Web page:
When tackling a play as momentous and deeply explored as Shakespeare’s Macbeth, one must think hard about how to inventively approach what has been done so many times before. Director Harry Tennison seemed to realize this challenge, writing in the Director’s note for the production of the active attempt to make “a play about the people in it, rather than our impressions based on performance history”. Indeed, set in the modern day and on a minimalistic set, featuring only a table, some chairs and a sofa, this production seemed a far cry away from the lavishly dressed period sets many Shakespearian adaptations rely on- much to its advantage.
If anyone is unfamiliar with Macbeth, the plot follows a brave solider who receives a prophecy from a trio of witches that he will become King of Scotland, and thus, spurred on by his wife and his growing ambitions, sets forward a murderous plan to achieve this.
Article 19’s Macbeth, not fully deviating from Shakespearean tradition, was staged in the round. This meant placing the performance in the centre of the hall, and the audience on three sides. The risky stylistic choice paid off by creating an immersive and engaging experience, which was furthered through the minimalistic set design. This had the brilliant effect of allowing you to feel like there was nothing in between you and the characters.
The immersive staging created an intense piece, which was furthered by several standout performances. Notably, Katy Owens’ Lady Macbeth was performed with an impressive range that indicated a clear understanding of such a complex character. Another mention should be Will Smith, who’s Macbeth was performed with a subtle conviction and engaging characterization. James Porter’s Macduff also impressed with an evident grasp of notoriously dense Shakespearean dialogue in a way that seemed effortless, thus evoking intense sympathy and engagement with his character.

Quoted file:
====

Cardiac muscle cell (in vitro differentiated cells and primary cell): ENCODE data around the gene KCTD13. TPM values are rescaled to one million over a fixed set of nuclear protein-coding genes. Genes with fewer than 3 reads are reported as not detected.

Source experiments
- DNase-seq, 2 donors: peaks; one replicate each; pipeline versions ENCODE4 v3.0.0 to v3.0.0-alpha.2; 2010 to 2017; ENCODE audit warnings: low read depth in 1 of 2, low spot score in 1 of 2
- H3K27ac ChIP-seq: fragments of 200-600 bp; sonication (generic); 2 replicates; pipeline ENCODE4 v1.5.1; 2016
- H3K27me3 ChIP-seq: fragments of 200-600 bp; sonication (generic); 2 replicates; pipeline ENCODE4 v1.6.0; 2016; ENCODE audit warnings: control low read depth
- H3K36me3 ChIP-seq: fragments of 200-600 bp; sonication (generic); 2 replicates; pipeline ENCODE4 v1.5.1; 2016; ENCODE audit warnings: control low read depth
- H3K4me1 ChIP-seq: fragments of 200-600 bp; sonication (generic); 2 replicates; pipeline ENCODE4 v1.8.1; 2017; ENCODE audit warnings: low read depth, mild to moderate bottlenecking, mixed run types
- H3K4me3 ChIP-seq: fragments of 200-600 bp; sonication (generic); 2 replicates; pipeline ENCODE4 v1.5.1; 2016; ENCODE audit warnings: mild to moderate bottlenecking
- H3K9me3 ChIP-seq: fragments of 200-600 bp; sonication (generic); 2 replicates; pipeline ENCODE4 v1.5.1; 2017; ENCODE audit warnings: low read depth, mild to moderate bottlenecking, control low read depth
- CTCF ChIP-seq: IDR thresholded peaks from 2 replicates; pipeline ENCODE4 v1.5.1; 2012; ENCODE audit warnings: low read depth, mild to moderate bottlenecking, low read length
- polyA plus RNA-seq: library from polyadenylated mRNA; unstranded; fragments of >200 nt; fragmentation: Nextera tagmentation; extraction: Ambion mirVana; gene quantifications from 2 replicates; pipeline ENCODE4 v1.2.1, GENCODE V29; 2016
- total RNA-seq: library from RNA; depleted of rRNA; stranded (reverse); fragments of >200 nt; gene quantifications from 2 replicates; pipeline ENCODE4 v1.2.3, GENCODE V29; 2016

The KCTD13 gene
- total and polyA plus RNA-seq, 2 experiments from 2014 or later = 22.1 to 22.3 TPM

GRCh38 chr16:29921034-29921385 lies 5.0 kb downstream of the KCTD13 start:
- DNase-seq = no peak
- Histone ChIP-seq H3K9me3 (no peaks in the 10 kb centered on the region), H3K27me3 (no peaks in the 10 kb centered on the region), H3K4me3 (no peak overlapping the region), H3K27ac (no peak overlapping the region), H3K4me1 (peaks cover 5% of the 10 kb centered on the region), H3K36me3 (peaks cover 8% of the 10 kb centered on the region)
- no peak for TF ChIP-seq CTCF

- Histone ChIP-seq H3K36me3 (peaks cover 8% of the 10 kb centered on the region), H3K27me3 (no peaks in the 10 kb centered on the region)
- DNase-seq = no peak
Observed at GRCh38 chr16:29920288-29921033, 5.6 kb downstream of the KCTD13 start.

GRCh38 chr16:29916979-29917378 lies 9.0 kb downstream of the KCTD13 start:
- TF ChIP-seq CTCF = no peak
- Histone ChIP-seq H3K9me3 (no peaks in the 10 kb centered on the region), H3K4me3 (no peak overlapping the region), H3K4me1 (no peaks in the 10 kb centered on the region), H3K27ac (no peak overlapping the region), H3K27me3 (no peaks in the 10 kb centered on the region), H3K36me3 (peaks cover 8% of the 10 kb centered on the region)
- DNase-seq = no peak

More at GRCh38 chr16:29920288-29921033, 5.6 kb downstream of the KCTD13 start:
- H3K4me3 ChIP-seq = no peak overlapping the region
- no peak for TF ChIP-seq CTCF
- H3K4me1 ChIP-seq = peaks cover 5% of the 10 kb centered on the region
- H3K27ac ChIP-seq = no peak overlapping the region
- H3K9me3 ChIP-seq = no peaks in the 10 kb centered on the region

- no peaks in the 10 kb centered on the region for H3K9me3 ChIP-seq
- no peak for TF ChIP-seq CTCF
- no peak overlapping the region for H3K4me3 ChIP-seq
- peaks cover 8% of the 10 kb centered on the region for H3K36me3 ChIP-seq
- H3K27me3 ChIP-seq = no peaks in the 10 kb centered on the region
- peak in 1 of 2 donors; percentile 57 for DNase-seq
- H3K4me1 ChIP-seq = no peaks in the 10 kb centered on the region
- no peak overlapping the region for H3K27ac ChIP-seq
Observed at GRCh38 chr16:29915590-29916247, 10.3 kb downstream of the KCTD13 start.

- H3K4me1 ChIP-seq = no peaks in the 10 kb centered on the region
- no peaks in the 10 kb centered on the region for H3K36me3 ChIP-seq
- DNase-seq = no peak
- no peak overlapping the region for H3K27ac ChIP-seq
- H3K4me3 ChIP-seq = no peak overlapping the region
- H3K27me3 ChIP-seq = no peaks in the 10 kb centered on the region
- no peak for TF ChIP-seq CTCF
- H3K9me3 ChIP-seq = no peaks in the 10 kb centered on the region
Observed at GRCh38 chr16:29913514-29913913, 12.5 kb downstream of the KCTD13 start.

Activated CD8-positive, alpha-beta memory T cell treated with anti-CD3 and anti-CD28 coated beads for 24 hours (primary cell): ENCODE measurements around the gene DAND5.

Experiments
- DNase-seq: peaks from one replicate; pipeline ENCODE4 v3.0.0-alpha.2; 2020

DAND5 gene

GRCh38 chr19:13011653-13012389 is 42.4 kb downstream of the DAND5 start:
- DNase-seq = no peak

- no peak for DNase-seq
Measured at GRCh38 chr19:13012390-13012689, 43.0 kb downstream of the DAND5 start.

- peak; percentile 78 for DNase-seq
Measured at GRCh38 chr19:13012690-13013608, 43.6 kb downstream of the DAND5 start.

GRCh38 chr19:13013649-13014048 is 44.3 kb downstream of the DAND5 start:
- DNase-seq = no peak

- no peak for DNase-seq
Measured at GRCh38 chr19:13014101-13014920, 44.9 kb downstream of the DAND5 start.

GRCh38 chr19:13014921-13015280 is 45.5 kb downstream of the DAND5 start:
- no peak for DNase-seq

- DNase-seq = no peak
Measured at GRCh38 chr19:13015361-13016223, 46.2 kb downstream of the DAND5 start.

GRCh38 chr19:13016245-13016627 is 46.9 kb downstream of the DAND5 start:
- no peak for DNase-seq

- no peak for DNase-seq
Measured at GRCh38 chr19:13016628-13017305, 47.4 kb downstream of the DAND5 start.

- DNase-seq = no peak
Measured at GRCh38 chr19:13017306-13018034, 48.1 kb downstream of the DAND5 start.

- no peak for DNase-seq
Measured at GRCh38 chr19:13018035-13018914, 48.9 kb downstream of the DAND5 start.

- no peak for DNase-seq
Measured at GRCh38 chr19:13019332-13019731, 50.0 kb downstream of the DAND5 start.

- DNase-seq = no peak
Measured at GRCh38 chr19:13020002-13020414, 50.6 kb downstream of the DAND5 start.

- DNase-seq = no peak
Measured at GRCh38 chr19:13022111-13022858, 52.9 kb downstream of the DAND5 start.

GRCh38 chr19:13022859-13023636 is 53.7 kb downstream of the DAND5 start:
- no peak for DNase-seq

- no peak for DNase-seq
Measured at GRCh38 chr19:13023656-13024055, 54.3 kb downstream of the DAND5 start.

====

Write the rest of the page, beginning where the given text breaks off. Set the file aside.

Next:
Admittedly, it’s a difficult challenge when approaching Shakespearean texts to make the complex language understandable to audiences, and this feat was sometimes not achieved. This was particularly evident in intense scenes, with some actors increasing their pace of delivery for dramatic effect, at the expense of the clarity of their dialogue. Nevertheless, the large cast created an ensemble orientated performance, and as a cast of focused actors, this created an impressively engaging two hours.
One of the most interesting stylistic choices was the frequent use of blackouts. I would argue that this use of blackouts gave the piece an episodic nature at times, and sometimes weakened the intensity of the preceding scene, and allowed the performance to feel slightly disjointed at times. Nevertheless, it was often a really effective way of allowing the audience to pause and reflect on the scene before moving on to the next, which is definitely a commendable thing to achieve in a play with such a fast paced plot.
Overall, Article 19’s Macbeth was comprised of a visibly enthusiastic and passionate cast, and filled with inventive creative decisions that largely paid off to create a thoroughly enjoyable and immersive piece.